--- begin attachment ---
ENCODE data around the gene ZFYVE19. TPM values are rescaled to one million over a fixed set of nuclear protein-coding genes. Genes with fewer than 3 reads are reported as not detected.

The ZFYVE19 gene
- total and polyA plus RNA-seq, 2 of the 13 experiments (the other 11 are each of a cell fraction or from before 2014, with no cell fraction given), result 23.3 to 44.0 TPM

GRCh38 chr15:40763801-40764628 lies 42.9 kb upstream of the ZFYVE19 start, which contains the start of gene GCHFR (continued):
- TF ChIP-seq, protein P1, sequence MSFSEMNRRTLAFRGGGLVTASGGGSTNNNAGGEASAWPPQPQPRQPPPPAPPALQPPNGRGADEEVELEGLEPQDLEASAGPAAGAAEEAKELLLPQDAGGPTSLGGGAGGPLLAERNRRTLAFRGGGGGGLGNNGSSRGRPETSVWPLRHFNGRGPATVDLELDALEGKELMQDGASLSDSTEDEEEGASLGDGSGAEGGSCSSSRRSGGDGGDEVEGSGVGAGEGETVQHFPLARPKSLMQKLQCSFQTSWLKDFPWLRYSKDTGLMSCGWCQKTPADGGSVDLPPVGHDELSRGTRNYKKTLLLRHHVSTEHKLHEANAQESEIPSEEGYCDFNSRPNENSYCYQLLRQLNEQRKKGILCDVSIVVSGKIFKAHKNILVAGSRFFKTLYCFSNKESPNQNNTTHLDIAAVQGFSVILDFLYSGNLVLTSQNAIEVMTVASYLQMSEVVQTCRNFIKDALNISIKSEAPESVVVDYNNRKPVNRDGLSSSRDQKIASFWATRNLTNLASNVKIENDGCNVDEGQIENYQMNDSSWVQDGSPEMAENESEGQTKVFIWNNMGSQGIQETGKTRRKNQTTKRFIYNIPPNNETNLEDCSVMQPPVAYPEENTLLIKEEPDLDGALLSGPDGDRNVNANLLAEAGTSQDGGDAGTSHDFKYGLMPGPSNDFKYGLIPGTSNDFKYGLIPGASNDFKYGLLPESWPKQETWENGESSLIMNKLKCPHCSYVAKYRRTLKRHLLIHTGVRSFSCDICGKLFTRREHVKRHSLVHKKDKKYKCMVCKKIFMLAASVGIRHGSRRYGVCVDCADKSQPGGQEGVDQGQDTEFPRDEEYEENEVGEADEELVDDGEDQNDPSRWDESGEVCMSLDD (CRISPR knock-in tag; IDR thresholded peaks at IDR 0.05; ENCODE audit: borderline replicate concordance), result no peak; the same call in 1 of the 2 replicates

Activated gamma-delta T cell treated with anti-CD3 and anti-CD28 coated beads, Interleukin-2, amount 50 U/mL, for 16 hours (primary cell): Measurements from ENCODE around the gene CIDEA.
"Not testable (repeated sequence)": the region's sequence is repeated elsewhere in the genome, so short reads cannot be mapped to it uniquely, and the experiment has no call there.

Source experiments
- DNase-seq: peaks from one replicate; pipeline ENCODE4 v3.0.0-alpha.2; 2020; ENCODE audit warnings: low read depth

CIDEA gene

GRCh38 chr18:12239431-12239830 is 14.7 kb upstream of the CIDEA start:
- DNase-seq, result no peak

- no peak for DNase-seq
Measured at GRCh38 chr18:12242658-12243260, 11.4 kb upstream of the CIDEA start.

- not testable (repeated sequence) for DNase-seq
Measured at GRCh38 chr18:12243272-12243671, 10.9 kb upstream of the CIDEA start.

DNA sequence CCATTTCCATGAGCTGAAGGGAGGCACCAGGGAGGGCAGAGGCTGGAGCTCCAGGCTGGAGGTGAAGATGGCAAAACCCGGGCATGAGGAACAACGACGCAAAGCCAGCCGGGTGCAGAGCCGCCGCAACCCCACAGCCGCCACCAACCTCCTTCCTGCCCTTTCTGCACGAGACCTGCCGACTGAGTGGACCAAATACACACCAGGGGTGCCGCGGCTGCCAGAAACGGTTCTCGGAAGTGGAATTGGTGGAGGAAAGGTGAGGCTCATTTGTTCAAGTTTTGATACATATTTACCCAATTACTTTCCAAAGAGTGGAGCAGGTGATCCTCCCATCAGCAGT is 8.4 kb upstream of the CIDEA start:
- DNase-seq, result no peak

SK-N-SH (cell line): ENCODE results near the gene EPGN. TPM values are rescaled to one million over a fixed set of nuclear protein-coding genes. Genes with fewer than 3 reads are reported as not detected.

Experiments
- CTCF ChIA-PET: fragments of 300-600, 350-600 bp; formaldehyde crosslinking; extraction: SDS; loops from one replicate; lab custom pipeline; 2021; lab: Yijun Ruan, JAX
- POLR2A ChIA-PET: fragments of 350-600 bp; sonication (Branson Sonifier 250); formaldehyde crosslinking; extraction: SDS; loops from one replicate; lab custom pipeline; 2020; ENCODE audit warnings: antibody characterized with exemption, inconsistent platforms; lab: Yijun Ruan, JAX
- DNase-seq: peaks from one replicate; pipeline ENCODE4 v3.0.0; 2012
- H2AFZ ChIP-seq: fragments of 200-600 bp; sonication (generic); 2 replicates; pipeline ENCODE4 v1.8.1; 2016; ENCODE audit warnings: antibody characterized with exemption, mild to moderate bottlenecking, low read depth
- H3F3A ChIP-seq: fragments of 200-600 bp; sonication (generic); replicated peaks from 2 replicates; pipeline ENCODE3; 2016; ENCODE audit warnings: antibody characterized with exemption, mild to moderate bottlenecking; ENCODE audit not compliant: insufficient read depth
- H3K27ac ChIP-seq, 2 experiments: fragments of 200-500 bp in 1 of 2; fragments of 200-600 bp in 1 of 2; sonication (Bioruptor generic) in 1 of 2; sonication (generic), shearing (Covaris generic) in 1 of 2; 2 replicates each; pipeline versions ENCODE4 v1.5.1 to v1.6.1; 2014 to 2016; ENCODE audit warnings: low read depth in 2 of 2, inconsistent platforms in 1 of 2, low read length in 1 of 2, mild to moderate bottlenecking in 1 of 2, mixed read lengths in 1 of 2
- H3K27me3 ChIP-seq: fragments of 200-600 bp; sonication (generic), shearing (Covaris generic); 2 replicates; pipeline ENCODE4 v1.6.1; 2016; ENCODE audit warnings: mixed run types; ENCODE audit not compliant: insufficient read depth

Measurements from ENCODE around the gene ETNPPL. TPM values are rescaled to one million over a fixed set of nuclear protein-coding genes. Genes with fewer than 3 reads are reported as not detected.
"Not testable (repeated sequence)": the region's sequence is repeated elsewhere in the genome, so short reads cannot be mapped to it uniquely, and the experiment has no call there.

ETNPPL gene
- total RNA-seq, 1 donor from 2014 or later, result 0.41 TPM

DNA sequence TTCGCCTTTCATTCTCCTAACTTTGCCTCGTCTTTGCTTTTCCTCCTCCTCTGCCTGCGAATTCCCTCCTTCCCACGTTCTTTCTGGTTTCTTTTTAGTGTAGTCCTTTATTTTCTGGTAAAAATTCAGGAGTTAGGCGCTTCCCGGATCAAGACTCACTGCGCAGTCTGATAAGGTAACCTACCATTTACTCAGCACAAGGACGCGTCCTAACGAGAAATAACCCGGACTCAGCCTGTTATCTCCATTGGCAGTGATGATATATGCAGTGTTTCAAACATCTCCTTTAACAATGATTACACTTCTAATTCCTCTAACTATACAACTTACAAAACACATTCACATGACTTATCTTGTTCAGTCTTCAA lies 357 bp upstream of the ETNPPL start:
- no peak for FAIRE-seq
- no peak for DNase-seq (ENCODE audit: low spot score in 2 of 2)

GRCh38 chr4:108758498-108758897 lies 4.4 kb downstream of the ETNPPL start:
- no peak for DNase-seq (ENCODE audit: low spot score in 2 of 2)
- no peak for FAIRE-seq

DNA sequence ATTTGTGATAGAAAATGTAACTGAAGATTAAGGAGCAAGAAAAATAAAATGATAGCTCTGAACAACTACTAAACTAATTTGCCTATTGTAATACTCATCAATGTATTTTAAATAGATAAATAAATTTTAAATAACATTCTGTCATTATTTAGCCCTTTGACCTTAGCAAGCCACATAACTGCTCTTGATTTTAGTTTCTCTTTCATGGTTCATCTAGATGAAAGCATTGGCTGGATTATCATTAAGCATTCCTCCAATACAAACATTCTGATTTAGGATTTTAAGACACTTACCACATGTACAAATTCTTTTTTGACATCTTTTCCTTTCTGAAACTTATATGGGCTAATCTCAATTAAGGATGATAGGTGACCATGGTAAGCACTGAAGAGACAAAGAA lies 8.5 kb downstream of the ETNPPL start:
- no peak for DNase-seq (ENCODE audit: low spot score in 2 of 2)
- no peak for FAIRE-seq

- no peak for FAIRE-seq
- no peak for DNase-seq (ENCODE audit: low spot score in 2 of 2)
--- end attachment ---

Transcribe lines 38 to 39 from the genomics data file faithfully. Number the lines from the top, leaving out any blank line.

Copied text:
DNA sequence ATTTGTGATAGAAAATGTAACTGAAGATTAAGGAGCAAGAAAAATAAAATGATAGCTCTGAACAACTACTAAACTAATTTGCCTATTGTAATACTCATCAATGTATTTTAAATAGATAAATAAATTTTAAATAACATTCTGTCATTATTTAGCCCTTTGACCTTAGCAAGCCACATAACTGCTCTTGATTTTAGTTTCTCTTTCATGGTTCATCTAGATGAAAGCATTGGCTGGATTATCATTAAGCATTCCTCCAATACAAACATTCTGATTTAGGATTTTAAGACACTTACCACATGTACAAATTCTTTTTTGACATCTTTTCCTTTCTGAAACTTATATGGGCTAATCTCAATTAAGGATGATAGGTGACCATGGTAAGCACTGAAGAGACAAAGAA lies 8.5 kb downstream of the ETNPPL start:
- no peak for DNase-seq (ENCODE audit: low spot score in 2 of 2)